But what really makes the ideas in Weerasethakul's films worth exploring is the intrigue that develops with his style. Among those critics who have been taken with his work (myself included) descriptions of his style characterize it again and again as lavish, poetic, sensual, rich, exotic, stunning, ravishing. There is something to this: there is an innocence in his eye, a freshness in his vision, that makes it feel as if he is doing something very different with his camera than what we are used to. Of course the same thing might be (and has been) described as obtuseness or ineptitude -- but I think that what accounts for that is that he refuses to depict things in a linear fashion (and that is what is misleading about the linear description of the plot on the dvd case). He almost completely avoids what has been called "continuity editing" -- cutting from one shot to the next at just the moment when the audience is ready to see what comes next, or when a movement will distract them from the jump in camera position, in order to give the illusion of separate shots blending into one continuous sequence. For the most part, his shots are longish shots that are designed to stand on their own and are lain out in sequence to give a sense of complete moments that resonate with one another but don't give a clear sense of an ongoing action in a relatively seamless space and time. That can be uncomfortable and may appear a sign of incompetence, but I don't think it is. Many or even most of the shots do stand on their own as very sensual and fresh, having a vitality that is not quelled because we are being informed about what specifically we are to see in them and abstract from them as the relevant bit of information. At the same time most of the shots seems to remind of or prepare the way for the other shots. The past is never quite over and the present shot always anticipates or resonates in future shots; events repeat or seem to repeat with subtle variations so that they blend together.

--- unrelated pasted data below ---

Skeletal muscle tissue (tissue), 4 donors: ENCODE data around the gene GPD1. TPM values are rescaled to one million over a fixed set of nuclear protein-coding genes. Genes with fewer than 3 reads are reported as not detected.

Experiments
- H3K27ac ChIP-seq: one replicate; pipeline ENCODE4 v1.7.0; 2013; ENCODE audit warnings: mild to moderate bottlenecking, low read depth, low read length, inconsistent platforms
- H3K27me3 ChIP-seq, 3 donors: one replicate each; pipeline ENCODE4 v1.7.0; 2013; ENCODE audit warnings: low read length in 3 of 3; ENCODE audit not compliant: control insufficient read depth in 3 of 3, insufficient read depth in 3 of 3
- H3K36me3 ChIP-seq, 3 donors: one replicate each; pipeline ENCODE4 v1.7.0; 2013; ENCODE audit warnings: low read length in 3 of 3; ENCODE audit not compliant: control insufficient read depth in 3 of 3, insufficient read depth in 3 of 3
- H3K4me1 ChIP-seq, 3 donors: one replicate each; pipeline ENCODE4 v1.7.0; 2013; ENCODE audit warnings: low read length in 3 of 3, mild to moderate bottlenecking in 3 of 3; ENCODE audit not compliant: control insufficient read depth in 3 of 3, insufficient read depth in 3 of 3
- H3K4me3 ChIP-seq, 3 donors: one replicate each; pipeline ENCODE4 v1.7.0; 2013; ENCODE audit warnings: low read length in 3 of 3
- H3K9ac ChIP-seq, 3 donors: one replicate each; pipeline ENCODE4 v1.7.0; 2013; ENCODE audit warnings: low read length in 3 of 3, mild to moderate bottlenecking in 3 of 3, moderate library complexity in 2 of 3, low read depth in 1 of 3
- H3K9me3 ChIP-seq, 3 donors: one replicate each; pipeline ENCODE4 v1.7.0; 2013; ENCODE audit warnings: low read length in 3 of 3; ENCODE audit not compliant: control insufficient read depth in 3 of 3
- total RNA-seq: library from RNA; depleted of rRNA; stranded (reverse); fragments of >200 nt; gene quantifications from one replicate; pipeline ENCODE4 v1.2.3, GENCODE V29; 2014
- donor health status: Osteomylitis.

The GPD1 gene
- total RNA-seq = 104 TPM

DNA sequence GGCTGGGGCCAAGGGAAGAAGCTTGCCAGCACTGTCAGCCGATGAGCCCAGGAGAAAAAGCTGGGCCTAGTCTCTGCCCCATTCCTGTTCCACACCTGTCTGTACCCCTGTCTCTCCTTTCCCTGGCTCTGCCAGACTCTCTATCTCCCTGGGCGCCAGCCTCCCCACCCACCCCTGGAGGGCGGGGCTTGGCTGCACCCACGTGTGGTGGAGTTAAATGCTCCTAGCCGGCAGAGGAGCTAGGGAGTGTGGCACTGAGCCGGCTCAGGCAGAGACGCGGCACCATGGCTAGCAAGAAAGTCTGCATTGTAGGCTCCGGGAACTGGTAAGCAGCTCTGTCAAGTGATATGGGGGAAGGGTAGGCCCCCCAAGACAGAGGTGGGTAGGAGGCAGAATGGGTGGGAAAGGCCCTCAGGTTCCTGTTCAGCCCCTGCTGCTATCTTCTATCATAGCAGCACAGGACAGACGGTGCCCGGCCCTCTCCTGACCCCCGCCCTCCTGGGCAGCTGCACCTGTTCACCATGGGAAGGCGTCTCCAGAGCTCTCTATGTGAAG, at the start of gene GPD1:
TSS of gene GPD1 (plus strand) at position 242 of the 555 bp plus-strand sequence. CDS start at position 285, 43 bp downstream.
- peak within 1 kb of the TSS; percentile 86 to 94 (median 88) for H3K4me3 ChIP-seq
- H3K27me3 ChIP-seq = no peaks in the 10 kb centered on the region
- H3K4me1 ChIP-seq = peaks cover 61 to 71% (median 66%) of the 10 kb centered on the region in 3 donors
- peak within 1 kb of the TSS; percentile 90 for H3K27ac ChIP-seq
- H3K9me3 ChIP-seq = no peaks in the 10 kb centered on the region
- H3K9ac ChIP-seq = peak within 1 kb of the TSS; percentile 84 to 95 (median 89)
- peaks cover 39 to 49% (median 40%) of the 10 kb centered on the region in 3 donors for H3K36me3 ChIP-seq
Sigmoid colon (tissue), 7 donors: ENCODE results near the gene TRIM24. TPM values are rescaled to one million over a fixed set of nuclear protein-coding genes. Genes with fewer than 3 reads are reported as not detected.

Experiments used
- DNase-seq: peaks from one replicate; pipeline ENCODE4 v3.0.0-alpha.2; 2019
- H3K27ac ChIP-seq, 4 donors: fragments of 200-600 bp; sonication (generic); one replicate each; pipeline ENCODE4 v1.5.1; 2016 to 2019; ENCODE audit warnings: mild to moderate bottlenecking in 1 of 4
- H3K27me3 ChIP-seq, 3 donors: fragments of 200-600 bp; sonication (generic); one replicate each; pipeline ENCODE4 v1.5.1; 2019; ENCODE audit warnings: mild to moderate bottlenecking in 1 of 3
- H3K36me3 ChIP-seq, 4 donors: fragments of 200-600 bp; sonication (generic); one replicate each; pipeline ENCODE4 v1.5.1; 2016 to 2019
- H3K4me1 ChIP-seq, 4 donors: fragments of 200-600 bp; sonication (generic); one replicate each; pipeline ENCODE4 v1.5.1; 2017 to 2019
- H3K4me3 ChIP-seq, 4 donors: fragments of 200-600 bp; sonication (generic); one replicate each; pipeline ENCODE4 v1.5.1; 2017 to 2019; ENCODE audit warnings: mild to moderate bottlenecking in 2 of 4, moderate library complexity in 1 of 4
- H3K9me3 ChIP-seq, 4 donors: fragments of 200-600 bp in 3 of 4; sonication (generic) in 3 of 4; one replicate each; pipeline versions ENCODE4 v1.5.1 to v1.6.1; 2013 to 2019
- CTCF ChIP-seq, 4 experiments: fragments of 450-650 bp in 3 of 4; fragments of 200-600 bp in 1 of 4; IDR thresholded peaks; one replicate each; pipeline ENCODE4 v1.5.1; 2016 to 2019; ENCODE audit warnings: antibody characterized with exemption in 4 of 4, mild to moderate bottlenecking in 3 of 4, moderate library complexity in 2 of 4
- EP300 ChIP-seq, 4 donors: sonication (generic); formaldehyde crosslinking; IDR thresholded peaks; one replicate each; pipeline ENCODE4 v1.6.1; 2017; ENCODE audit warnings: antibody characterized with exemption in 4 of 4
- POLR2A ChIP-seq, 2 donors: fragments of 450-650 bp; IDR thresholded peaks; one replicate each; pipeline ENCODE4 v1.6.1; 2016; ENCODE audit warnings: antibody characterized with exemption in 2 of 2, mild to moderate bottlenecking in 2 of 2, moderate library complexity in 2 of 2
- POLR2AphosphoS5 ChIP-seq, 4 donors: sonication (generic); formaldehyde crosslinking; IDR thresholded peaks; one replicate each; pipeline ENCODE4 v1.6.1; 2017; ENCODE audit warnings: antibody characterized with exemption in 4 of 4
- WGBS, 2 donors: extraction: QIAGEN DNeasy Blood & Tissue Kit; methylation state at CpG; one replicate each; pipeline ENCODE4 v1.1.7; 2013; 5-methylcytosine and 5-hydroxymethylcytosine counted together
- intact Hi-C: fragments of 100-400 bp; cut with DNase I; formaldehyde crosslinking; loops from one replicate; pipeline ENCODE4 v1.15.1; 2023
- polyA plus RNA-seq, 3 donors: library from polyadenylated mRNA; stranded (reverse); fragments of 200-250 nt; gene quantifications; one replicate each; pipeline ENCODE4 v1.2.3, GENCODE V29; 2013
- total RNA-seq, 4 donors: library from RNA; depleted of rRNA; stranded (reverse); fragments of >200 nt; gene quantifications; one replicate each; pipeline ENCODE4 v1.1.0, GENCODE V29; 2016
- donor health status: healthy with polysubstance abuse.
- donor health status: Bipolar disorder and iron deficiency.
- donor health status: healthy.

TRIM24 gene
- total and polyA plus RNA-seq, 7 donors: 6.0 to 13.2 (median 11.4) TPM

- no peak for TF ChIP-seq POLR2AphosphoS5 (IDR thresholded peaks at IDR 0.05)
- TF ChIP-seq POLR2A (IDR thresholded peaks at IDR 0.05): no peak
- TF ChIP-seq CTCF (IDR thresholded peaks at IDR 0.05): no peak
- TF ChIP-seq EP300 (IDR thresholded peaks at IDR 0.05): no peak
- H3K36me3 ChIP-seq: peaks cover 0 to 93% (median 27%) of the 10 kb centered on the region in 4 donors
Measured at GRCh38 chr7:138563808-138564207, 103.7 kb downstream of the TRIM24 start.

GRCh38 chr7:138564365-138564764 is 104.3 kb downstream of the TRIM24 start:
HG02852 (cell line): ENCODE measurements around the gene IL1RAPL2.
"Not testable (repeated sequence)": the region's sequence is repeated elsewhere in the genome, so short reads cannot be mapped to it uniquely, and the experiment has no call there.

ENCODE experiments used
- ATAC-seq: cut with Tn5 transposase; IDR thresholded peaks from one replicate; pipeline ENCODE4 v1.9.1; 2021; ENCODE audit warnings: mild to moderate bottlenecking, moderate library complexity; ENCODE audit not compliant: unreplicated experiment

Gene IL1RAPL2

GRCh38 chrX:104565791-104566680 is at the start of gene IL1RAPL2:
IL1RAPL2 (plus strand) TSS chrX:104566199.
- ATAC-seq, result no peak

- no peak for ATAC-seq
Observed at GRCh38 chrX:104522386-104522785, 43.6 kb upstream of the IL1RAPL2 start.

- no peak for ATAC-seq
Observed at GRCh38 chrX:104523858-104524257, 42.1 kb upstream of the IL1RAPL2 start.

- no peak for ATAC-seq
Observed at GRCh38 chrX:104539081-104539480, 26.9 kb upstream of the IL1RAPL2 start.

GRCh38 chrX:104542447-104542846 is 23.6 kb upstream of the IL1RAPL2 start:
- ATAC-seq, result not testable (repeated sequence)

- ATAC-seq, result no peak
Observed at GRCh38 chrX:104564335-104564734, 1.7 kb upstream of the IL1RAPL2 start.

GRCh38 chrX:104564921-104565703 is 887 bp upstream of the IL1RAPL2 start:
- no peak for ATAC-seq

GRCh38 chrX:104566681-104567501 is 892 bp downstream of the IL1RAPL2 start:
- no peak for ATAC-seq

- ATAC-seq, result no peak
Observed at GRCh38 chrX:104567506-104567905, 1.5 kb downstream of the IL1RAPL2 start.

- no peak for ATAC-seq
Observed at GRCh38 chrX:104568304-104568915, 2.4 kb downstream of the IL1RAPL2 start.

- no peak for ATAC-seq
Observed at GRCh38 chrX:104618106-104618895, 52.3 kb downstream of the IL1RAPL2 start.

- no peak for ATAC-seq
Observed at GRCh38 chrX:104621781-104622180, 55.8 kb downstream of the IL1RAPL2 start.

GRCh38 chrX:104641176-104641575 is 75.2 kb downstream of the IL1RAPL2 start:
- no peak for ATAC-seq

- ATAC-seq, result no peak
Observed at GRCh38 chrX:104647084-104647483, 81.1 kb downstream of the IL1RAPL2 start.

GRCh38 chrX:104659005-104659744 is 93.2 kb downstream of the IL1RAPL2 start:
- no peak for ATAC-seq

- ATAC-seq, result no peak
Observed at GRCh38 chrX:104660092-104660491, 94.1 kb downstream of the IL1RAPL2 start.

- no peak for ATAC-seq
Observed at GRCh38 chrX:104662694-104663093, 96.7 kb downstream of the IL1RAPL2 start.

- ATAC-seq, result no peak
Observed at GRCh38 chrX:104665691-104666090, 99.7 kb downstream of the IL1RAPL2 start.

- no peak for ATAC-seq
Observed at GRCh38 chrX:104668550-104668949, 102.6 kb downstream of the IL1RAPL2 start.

The one technique he uses repeatedly in this film that matches with "standard" editing technique is the reaction shot: the shot of someone looking at someone else who is looking back at them. There are several sequences in which this kind of shot is central and they are very intriguing. A group of soldiers sit around dinner with a farmer family, and the mother looks on at the looks that the soldiers give each other and the looks between a soldier and her daughter and a soldier and her son. Her looks tell us a great deal about how she thinks about the various flirtations. What is interesting is that she doesn't judge -- but she knows what is at stake and worries a bit. There is another related sequence in which we see the young man on the bus looking back and forth at a young woman -- what struck me was the distinct possibility that the young woman had been filmed spontaneously on the bus, documentary style, and that her apparently "flirtatious" reactions were responses to being filmed on a bus. There is a documentary/realist strand that runs throughout this film and all of Weerasethakul's work -- that may account for part of the freshness and vitality that appears. His work will never be mainstream and is not for all audiences but for those who delight in alternative approaches to telling stories and who long to feel something beyond the kind of numb excitement that comes from being on a roller coaster ride, there is definitely something here worth exploring.